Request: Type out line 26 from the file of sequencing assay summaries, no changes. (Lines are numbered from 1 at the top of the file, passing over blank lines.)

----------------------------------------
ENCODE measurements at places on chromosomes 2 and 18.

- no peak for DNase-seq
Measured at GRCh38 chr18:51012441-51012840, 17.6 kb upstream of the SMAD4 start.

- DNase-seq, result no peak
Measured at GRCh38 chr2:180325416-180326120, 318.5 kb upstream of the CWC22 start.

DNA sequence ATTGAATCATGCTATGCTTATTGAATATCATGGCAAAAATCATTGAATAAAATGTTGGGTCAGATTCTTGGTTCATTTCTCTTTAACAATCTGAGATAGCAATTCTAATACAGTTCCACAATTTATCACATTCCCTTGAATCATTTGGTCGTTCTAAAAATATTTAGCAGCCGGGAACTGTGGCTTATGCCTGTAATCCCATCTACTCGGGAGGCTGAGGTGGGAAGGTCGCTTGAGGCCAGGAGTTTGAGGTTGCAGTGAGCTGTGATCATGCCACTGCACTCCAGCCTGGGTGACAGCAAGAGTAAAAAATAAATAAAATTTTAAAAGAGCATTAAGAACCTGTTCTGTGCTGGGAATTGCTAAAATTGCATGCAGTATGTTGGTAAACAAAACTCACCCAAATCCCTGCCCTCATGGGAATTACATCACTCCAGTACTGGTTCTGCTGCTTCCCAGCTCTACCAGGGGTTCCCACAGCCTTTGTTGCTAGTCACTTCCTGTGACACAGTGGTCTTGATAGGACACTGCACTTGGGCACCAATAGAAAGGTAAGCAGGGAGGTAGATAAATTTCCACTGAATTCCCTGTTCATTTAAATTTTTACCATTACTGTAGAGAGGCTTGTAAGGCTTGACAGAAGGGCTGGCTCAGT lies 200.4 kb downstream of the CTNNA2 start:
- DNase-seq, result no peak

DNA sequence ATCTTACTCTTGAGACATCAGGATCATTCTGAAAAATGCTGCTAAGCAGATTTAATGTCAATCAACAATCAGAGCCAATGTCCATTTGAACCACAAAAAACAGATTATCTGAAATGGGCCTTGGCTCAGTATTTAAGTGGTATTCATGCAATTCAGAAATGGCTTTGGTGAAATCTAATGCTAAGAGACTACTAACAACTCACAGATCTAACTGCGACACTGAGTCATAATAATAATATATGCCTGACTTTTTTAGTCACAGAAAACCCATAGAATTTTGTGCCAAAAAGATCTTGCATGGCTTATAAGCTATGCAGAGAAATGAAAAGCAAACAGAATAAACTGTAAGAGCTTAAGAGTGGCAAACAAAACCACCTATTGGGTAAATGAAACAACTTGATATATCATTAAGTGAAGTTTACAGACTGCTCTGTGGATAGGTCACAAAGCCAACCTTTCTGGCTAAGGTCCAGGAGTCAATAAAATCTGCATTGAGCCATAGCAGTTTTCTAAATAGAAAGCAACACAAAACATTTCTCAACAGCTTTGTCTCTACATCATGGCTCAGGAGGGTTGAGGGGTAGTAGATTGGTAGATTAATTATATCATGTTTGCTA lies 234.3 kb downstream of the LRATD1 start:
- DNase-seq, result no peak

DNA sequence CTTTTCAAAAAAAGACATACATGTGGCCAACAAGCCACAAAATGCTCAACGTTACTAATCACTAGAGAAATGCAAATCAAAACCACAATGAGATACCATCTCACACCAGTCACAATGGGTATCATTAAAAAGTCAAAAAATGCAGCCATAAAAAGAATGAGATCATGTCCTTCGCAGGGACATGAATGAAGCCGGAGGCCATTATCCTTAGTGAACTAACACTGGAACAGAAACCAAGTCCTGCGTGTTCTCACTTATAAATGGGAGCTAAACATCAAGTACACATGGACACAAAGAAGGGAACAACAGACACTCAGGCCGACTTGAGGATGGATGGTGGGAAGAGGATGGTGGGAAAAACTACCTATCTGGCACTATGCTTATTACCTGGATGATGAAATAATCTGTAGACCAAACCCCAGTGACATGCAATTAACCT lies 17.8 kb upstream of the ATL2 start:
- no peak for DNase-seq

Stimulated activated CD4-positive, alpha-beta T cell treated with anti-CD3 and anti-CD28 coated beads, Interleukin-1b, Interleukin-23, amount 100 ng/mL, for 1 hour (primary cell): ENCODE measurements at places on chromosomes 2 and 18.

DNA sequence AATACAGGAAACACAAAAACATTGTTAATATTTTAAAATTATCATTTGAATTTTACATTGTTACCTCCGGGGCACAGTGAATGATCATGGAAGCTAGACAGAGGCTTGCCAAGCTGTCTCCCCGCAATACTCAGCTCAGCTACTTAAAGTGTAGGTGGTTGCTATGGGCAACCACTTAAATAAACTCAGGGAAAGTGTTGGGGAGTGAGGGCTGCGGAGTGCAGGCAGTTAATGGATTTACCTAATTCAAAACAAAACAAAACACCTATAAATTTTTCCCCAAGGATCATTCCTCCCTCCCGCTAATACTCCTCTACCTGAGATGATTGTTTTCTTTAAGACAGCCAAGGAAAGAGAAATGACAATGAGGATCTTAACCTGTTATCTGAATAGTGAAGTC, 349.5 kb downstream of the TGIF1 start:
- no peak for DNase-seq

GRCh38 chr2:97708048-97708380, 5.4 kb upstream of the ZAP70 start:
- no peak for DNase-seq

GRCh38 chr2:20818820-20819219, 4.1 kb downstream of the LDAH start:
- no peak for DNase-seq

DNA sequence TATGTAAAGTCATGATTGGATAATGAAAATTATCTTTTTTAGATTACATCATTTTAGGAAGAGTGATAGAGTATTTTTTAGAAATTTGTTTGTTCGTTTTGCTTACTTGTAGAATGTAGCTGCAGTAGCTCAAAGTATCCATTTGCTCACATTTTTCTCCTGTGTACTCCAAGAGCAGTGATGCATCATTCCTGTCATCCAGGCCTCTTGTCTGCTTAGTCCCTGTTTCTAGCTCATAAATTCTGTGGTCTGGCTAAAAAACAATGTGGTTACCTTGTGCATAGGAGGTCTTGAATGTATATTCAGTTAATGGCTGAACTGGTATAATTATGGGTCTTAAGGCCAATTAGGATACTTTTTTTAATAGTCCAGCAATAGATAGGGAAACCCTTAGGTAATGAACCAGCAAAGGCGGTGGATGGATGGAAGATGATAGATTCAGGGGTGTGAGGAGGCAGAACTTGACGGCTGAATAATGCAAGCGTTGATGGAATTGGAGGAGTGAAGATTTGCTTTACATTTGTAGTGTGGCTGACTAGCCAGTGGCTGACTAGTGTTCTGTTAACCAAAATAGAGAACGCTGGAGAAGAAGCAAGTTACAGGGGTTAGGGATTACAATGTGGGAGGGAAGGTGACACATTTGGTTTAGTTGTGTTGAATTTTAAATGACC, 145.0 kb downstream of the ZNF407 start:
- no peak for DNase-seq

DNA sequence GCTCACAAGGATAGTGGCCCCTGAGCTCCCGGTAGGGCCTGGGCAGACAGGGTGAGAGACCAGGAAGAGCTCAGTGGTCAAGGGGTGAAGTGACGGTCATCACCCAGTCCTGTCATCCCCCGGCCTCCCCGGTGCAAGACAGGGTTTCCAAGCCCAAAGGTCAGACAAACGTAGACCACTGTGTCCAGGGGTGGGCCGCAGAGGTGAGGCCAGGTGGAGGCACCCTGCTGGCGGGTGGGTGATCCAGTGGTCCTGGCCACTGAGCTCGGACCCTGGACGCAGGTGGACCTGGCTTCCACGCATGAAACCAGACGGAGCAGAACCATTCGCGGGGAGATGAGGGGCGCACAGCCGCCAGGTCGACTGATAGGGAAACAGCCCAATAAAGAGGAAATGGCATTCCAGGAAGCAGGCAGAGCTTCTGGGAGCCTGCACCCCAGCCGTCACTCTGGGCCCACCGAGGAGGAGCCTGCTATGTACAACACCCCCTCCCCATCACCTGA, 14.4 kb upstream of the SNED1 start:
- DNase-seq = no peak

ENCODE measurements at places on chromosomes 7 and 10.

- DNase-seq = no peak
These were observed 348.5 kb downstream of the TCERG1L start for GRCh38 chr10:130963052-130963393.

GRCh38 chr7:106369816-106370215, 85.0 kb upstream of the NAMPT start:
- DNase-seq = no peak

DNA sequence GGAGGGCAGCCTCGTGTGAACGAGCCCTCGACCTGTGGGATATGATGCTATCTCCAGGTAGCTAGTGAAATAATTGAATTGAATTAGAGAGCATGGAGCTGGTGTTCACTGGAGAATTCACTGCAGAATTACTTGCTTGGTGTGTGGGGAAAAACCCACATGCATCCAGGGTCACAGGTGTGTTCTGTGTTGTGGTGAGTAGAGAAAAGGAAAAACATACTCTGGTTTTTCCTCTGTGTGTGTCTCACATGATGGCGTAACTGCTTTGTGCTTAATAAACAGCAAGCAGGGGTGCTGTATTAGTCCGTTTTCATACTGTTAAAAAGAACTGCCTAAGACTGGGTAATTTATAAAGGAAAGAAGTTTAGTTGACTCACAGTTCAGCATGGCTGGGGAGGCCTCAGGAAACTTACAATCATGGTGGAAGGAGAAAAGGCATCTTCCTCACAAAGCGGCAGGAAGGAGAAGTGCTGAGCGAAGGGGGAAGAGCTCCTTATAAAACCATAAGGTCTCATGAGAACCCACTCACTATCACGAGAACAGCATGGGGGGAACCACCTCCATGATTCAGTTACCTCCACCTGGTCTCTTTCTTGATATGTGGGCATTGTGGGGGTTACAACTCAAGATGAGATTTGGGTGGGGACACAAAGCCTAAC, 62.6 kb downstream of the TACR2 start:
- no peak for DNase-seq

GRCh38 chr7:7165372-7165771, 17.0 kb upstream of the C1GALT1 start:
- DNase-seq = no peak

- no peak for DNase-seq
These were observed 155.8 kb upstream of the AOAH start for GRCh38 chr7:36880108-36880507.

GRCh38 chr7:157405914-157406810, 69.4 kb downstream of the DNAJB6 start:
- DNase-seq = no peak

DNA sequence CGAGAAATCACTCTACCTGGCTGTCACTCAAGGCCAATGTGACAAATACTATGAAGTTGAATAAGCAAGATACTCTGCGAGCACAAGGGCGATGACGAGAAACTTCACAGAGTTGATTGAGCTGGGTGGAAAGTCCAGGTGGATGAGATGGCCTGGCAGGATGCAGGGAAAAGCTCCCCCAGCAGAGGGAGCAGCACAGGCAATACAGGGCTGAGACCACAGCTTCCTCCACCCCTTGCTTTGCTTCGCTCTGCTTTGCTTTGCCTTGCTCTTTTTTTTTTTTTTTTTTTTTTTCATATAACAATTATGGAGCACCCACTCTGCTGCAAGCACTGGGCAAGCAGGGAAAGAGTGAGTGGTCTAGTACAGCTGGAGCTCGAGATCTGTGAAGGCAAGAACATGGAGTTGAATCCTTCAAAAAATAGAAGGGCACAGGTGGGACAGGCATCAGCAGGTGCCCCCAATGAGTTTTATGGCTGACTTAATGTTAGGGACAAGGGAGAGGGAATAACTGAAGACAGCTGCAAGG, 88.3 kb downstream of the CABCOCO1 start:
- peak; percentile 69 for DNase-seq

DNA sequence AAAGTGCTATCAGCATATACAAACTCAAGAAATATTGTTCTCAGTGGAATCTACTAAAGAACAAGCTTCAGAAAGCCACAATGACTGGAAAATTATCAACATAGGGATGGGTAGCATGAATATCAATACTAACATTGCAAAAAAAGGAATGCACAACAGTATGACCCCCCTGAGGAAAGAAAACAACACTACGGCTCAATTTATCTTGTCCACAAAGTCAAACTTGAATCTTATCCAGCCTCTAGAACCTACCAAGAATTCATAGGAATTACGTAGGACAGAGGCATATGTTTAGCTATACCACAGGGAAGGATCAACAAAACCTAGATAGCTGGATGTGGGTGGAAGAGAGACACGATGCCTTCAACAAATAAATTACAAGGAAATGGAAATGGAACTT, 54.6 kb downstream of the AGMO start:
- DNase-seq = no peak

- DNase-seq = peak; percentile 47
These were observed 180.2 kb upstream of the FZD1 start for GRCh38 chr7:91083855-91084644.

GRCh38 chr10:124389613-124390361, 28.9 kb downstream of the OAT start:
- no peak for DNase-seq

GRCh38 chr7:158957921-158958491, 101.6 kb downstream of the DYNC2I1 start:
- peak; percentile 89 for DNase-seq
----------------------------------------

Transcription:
GRCh38 chr7:106369816-106370215, 85.0 kb upstream of the NAMPT start: